So, I’ve been thinking about conferences.
We had our “spring” parent-teacher conferences a few weeks ago. I say “spring” because it was weeks ago and the temperature is still in the 40’s this week, but I digress. One of the pieces of work I shared with parents was the most recent essay each of my students had written. This meant parents saw the planning sheet/graphic organizer that their student filled in, my comments on it, the first draft, my comments on that, and the final draft. All but the planning was completed in school. For most students we focused on the final draft and changes that were made between drafts. For many students this essay was easily the best work to date.
For one student in particular in not only represented the best thing written this year, but exponential growth. This was not a “good for so-and-so” essay, it was good, period. The student wrote the essay in a reasonable amount of time and made significant edits after reading my comments. I was so proud for this student, and excited to share this with the parents. However, the parents were not that excited. They breezed on by it. I tried again to stress the independence, the change from earlier in the year, the original ideas. No luck.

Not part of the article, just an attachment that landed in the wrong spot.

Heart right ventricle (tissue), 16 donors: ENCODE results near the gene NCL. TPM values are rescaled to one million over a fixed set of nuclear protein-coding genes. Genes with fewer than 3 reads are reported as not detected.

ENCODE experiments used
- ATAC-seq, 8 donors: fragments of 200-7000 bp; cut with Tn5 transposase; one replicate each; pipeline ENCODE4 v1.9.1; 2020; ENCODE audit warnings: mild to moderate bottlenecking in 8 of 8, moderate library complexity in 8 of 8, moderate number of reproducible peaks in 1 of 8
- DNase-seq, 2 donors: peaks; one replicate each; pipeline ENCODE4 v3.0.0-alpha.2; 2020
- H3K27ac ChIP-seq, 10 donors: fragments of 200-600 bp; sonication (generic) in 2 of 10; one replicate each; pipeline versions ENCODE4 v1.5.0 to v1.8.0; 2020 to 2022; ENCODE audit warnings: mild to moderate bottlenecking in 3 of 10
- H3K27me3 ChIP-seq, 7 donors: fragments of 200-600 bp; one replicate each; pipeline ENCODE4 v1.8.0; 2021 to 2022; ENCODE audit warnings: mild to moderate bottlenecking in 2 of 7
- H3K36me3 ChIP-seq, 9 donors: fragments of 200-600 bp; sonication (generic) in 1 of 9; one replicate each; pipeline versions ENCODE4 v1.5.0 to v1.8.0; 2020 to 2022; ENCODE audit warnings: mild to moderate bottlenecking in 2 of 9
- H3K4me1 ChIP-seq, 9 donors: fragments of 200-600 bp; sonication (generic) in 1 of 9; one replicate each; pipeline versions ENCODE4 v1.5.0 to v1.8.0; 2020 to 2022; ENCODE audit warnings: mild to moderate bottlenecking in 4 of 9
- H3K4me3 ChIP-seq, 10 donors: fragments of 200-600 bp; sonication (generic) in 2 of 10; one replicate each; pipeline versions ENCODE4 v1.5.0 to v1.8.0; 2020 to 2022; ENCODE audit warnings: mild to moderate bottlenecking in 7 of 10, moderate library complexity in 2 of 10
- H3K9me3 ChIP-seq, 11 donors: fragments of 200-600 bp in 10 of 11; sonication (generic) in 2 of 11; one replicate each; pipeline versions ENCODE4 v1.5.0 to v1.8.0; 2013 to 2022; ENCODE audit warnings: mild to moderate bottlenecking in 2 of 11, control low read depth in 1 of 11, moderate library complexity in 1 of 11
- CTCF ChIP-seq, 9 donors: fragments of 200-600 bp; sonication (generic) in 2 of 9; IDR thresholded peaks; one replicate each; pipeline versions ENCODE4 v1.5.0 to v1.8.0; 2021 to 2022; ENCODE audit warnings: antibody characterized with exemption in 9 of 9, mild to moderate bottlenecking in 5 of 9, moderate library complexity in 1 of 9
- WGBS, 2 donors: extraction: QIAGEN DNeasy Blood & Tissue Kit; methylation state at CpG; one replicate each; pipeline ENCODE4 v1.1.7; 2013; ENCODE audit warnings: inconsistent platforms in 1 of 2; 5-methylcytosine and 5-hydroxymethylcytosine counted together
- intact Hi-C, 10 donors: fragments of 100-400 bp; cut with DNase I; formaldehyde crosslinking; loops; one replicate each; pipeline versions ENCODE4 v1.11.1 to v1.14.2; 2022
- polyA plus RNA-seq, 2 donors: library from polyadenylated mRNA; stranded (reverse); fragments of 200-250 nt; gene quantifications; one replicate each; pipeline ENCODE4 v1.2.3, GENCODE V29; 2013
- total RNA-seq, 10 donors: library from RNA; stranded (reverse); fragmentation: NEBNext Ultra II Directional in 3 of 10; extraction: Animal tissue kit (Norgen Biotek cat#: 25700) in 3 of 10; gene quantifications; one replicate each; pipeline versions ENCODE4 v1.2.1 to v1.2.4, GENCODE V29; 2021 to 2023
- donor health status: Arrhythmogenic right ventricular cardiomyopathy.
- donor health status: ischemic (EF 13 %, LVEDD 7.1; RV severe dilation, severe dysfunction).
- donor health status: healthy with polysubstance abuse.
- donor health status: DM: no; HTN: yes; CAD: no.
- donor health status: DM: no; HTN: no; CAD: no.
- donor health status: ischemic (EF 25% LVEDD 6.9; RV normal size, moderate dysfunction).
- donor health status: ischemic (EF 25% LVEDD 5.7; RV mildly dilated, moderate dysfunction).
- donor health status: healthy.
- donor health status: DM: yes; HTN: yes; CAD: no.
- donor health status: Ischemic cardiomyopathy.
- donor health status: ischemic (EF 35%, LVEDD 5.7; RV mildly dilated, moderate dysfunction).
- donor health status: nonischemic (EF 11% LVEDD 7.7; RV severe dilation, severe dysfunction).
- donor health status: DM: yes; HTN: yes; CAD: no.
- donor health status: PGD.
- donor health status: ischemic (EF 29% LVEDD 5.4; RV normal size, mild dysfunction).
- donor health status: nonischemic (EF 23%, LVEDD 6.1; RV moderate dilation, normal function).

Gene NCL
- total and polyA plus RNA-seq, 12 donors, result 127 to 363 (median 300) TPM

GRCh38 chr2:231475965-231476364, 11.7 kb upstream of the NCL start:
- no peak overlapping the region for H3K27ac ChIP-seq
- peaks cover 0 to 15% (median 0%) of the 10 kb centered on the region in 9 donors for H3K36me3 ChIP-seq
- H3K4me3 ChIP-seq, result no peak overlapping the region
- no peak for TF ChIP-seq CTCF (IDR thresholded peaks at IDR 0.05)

To be fair, we had many things to discuss, but I couldn’t help feeling they missed a chance to tell their child how impressive this work was. That made me wonder if I had been too impressed. I started to second-guess my response. Was I wearing my rose-colored glasses again?
I sent the essay to the student’s teacher from last year and the learning coordinator who also is familiar with the student’s work. This time, I got the reaction I wanted, or maybe somehow needed. They were impressed.
Sometimes we all need some validation.
(Creative Commons flickr photo by Paul Holloway)